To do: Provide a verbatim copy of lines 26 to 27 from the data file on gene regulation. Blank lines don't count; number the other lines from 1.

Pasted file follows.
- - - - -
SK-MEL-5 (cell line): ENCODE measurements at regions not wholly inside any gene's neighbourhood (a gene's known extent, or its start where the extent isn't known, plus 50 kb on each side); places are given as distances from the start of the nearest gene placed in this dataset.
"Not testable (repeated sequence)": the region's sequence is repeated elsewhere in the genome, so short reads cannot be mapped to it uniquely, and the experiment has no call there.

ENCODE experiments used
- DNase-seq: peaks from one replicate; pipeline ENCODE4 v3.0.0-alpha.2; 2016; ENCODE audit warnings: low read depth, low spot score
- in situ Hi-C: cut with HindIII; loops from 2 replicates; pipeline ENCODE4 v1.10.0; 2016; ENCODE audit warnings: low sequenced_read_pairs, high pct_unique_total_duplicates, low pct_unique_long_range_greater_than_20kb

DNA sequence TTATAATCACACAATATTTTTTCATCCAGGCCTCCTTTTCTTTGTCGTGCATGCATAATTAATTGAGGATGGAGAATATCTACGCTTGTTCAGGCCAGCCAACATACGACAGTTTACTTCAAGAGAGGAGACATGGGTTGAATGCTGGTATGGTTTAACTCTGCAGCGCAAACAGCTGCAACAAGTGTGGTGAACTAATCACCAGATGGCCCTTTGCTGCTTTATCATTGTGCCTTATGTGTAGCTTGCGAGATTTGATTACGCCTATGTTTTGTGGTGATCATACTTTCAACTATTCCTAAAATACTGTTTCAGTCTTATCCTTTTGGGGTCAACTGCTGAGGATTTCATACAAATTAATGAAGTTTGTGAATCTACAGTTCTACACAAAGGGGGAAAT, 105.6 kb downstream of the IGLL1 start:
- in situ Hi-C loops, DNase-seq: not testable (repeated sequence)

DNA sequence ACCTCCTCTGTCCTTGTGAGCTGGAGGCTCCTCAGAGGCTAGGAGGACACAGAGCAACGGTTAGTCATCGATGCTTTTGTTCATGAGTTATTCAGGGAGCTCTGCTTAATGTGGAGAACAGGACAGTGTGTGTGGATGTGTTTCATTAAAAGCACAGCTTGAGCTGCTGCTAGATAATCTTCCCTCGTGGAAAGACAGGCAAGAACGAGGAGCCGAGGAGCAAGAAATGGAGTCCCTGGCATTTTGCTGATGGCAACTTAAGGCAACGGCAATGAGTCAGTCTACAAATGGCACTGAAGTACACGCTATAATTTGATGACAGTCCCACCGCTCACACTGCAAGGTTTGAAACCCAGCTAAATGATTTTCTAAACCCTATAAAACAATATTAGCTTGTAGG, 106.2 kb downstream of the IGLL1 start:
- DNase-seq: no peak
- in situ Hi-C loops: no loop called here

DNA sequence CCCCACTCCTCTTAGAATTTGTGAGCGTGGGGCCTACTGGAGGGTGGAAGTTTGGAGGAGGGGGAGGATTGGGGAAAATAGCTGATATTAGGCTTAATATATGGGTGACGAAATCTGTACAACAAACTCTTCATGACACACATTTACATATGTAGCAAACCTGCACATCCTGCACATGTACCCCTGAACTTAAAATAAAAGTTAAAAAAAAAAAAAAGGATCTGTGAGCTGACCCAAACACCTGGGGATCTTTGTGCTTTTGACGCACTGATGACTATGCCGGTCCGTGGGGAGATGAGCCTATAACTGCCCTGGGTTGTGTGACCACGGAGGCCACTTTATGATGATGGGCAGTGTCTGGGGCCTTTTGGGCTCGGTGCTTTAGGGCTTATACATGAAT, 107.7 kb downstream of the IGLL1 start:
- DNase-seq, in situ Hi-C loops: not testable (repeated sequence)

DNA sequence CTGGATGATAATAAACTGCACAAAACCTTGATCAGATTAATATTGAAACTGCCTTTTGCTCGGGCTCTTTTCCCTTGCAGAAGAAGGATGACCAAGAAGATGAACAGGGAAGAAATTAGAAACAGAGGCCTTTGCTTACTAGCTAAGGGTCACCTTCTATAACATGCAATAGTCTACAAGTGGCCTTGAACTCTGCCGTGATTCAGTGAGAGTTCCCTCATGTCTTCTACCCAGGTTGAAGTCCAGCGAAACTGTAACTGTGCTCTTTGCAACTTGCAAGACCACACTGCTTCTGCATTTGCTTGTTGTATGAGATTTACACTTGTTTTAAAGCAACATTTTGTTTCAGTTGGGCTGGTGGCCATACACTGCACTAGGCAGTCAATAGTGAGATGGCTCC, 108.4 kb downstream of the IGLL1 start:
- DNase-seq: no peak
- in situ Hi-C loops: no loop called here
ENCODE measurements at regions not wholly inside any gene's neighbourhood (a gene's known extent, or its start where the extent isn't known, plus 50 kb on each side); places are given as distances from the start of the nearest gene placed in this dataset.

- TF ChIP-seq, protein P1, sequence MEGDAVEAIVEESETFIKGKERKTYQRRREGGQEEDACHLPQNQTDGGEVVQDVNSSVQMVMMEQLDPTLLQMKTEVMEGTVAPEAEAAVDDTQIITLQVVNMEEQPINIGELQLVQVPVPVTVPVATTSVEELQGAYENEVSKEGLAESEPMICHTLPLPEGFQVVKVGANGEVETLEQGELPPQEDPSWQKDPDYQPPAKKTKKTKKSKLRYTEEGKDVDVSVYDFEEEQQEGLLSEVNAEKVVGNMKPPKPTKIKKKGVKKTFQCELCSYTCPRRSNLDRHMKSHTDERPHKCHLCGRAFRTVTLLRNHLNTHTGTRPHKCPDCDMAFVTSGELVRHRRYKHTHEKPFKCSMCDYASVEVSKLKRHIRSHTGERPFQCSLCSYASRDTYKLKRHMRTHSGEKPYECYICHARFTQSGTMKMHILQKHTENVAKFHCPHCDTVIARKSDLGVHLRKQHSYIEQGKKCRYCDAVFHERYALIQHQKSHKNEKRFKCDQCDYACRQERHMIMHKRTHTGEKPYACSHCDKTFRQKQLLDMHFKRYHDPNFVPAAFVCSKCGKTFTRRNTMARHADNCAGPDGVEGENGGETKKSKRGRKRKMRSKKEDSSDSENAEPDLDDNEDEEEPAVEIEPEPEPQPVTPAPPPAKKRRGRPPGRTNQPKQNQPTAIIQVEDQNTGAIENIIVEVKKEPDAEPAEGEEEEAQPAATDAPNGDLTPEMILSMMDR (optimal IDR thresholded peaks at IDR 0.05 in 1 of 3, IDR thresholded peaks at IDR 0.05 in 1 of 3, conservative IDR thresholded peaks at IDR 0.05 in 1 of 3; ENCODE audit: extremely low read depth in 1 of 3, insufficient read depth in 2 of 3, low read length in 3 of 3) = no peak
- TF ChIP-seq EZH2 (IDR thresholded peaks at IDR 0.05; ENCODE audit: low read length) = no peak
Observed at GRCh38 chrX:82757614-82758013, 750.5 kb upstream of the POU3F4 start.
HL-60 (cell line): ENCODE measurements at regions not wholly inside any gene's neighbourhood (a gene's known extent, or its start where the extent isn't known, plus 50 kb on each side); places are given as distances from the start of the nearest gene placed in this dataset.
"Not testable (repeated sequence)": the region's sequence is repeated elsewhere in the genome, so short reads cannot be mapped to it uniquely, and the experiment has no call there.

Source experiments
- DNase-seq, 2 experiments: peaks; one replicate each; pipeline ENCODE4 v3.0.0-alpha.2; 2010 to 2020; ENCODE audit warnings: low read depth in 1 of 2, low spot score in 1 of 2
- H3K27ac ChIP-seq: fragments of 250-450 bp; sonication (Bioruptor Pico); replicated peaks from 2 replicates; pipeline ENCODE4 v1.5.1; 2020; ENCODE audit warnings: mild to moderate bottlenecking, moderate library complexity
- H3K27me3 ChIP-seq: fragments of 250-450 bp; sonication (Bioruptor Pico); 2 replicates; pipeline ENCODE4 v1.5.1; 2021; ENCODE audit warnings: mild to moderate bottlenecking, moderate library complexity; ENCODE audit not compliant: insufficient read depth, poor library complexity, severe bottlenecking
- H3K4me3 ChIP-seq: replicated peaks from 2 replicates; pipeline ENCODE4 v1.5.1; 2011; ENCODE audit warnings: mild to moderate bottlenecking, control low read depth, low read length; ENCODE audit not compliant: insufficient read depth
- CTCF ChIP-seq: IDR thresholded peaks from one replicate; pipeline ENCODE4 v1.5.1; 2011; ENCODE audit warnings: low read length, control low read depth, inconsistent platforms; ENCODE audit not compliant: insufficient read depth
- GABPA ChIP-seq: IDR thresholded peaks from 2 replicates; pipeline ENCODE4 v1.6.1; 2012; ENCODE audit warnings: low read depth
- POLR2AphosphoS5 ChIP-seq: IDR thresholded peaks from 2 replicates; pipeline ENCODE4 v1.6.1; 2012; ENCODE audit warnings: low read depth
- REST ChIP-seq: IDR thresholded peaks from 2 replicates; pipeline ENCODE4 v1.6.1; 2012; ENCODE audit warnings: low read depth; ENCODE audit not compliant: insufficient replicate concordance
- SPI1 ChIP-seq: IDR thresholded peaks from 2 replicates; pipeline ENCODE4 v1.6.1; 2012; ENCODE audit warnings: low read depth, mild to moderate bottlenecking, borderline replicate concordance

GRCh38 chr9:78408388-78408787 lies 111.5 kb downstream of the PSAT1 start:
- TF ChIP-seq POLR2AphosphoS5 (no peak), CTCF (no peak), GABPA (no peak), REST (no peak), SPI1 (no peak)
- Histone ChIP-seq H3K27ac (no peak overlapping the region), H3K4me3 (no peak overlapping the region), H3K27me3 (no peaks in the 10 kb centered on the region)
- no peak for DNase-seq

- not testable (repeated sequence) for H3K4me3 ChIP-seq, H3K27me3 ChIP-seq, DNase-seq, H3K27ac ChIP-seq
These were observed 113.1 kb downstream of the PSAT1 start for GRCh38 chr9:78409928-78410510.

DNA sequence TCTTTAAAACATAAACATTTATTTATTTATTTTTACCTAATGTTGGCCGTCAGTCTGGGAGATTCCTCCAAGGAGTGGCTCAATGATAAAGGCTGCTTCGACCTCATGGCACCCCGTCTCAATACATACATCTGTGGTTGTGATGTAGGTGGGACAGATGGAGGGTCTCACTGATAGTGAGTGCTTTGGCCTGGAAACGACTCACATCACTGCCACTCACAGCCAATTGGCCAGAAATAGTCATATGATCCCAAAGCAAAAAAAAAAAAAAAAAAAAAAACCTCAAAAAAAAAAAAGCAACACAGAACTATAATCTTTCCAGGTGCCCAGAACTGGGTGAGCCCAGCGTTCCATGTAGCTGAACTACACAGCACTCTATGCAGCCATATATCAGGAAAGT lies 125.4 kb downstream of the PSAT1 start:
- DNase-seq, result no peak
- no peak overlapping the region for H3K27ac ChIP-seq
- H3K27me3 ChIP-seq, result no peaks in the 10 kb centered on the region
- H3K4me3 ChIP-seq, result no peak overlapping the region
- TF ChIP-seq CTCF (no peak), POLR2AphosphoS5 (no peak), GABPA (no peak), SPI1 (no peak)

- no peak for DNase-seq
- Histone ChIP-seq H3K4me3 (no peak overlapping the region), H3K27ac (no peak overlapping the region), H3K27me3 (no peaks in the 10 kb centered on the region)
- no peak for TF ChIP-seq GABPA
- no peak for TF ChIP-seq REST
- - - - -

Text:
- H3K4me3 ChIP-seq: replicated peaks from 2 replicates; pipeline ENCODE4 v1.5.1; 2011; ENCODE audit warnings: mild to moderate bottlenecking, control low read depth, low read length; ENCODE audit not compliant: insufficient read depth
- CTCF ChIP-seq: IDR thresholded peaks from one replicate; pipeline ENCODE4 v1.5.1; 2011; ENCODE audit warnings: low read length, control low read depth, inconsistent platforms; ENCODE audit not compliant: insufficient read depth